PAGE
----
My first DIY speaker help me fix them
These are my first speakers built ever. I just watched a few videos and decided I would put something together. I did not really do any research on drivers or crossovers or anything when I put them together. I kinda just went on parts express and picked up what I thought would sound cool lol. I bought some half inch mdf and started cutting. The inside dia is 6"x8"x6", the driver is a Dayton PC83-8 and the tweeter is a TD20F-4. The crossover I just bought this one 2 way crossover because I knew I needed something 2 way. Now they sound okay at low volume lol but once you give it anymore volume the highs are very bright and fatiguing. And the bass is non existent which I figured would kinda be like that since this driver does not go very low but I thought it would be a little better. So if you guys could help me with coming up with a better crossover, or maybe I should put a port into the box or something to make them sound better that would be great.
Looking at the PC83-8, it is actually a pretty good driver, spec-wise.
Sealed box (yours is 0.17 cu.ft.) starts it dropping at around 200 Hz, gently rolling of to a -3dB of approximately 95 Hz.
If you were to keep that box and add a 1" port of around 2-7/8" L, it calcs down to somewhere around 58 Hz Fb and a F3 of somewhere around 49 Hz. It'd be a fair chance you'll like it better ported.
Your tweeter is a 4 ohm unit with a higher sensitivity, so adding a resistor to pad it down will help tame it. I don't have the time tonight to check it out, but maybe tomorrow.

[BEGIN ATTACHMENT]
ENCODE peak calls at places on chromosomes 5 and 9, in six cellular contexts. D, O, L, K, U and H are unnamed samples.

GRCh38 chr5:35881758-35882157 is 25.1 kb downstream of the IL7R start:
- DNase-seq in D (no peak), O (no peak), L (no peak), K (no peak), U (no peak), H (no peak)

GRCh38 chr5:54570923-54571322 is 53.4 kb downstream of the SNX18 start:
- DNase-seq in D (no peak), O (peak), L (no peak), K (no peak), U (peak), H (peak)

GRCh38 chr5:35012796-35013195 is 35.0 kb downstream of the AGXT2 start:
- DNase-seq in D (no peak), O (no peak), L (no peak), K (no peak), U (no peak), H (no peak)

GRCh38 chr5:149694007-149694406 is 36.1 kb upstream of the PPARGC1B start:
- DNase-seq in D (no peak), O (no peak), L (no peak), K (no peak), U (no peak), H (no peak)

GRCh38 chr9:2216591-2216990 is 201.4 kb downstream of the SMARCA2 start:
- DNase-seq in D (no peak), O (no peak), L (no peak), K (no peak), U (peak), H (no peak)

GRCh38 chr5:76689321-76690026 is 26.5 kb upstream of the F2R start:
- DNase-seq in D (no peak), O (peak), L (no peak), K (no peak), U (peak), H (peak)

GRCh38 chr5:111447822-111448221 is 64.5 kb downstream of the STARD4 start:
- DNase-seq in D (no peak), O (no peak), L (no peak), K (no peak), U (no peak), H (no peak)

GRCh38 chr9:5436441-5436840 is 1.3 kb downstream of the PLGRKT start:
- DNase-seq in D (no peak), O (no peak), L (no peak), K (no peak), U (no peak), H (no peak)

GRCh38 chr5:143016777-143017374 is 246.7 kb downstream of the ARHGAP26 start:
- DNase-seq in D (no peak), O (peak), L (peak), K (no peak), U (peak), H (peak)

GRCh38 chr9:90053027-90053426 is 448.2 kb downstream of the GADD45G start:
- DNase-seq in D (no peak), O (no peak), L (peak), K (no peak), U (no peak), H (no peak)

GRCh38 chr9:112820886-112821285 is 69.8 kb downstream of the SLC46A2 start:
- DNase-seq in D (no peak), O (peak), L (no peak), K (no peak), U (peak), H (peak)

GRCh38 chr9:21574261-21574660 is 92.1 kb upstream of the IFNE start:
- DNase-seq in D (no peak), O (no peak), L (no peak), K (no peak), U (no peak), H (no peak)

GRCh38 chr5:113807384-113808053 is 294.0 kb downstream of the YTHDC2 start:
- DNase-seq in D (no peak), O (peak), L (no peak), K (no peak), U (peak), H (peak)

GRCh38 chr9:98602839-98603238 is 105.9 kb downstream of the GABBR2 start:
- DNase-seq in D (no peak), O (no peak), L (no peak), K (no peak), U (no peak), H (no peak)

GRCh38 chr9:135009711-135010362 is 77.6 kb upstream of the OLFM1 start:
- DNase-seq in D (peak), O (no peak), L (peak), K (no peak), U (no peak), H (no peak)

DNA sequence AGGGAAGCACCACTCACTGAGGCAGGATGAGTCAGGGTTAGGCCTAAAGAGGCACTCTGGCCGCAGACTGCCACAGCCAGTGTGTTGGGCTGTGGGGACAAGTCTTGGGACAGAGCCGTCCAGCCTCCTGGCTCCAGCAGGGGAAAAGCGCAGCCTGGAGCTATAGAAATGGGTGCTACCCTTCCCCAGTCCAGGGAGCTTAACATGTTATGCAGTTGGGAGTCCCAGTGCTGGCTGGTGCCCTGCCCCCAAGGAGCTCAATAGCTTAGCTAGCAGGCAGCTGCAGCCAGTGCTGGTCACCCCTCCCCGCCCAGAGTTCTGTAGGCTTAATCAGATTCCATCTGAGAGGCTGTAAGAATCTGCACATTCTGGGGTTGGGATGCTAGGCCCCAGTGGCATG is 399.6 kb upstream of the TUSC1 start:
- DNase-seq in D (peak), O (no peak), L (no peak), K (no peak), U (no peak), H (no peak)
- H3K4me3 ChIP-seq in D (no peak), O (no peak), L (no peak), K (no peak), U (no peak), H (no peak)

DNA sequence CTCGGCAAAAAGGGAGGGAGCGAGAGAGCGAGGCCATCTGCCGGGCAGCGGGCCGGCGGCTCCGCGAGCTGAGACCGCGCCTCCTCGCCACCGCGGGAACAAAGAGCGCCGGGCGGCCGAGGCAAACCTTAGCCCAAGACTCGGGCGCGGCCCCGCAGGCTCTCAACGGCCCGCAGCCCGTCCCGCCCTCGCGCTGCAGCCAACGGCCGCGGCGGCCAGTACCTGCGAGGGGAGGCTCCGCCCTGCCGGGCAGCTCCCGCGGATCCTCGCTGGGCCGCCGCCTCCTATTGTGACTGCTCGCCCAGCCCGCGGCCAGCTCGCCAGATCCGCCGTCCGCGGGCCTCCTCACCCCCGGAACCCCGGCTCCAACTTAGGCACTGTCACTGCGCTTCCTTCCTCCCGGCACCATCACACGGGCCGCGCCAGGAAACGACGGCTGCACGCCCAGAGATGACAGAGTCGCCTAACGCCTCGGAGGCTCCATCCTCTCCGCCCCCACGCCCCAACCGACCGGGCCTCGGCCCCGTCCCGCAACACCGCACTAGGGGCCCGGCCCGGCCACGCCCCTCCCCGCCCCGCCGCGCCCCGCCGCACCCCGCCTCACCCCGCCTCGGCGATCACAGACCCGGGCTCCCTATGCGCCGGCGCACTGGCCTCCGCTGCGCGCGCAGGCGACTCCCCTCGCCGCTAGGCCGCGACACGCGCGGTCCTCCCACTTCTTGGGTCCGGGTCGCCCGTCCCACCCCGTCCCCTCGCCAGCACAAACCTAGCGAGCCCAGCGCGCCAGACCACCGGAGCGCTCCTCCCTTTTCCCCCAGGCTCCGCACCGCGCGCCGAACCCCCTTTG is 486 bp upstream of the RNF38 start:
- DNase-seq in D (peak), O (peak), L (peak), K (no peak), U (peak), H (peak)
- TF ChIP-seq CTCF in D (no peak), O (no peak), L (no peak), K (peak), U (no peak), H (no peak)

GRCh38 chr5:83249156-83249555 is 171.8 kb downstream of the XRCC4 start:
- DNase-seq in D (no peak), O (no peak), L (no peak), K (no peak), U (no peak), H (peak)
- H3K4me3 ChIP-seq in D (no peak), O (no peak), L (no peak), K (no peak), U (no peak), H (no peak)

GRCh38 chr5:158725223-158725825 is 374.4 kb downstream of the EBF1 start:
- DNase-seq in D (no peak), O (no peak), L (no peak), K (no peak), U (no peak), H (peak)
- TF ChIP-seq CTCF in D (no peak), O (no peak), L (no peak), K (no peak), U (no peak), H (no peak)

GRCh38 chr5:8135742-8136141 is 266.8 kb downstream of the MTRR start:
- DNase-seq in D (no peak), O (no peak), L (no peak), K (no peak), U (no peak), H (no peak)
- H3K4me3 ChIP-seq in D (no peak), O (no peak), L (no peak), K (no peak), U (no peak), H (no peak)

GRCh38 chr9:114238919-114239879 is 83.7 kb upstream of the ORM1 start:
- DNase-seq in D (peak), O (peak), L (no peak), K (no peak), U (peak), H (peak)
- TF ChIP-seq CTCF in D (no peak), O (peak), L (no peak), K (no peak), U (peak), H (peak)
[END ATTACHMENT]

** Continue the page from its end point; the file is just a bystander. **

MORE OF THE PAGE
If you go here: http://techtalk.parts-express.com/filedata/fetch?id=1134633 and find the frequency listed for the crossover itself (3500-4000 @ 8 ohm, depending on where you read), you'll see that at 4 ohms it is crossing over quite a bit higher (between 6500-8500, probably around 7000+-). That, combined with the higher SPL rating is why it feels that way. Like I said above, pad it down and you'll be much happier.
Try adding a 4 ohm resistor between the x-over tweeter output and the tweeter. That seems to level it off nicely in XSim. More (or less) might be necessary, since the values of the compnents aren't marked, and I really didn't trace the board out to see how it was all connected. It's at least a start. You can fine tune it by ear to suit your taste.
You could also try "flipping" the tweeter connections; instead of + to + and -to -, try + to - and - to +. It all depends on which way you like it.
I think the issue with that driver isn't that it can't extend low, but that it exceeds xmax, very fast. Did you take a look at cone excursion via wattage? Or max wattage? I think you will be surprised that it hits max excursion really fast. Which really limits it's low end output. I used this in the a few builds and I was disappointed with it's low end output. I think these really are better suited for a 2.1 style build.
Does the wattage of the resistor matter? I am powering the speakers with the little smsl sa100.
I found some 1”id port tubes I had that were 4” long. I cut it down to 2 7/8” and stuck it in. Waiting on some resistors. Should I put any padding inside?
Sorry about the delay, I've been overly busy with other things this weekend.
For your resistor, since the tweeter is only 20W, you don't really need any more than that. You can probably get away with a 10W or a 5W, but I'd go with at least a 10W.
Padding can't hurt, just make sure it doesn't cover the back of the PC83 or the port opening.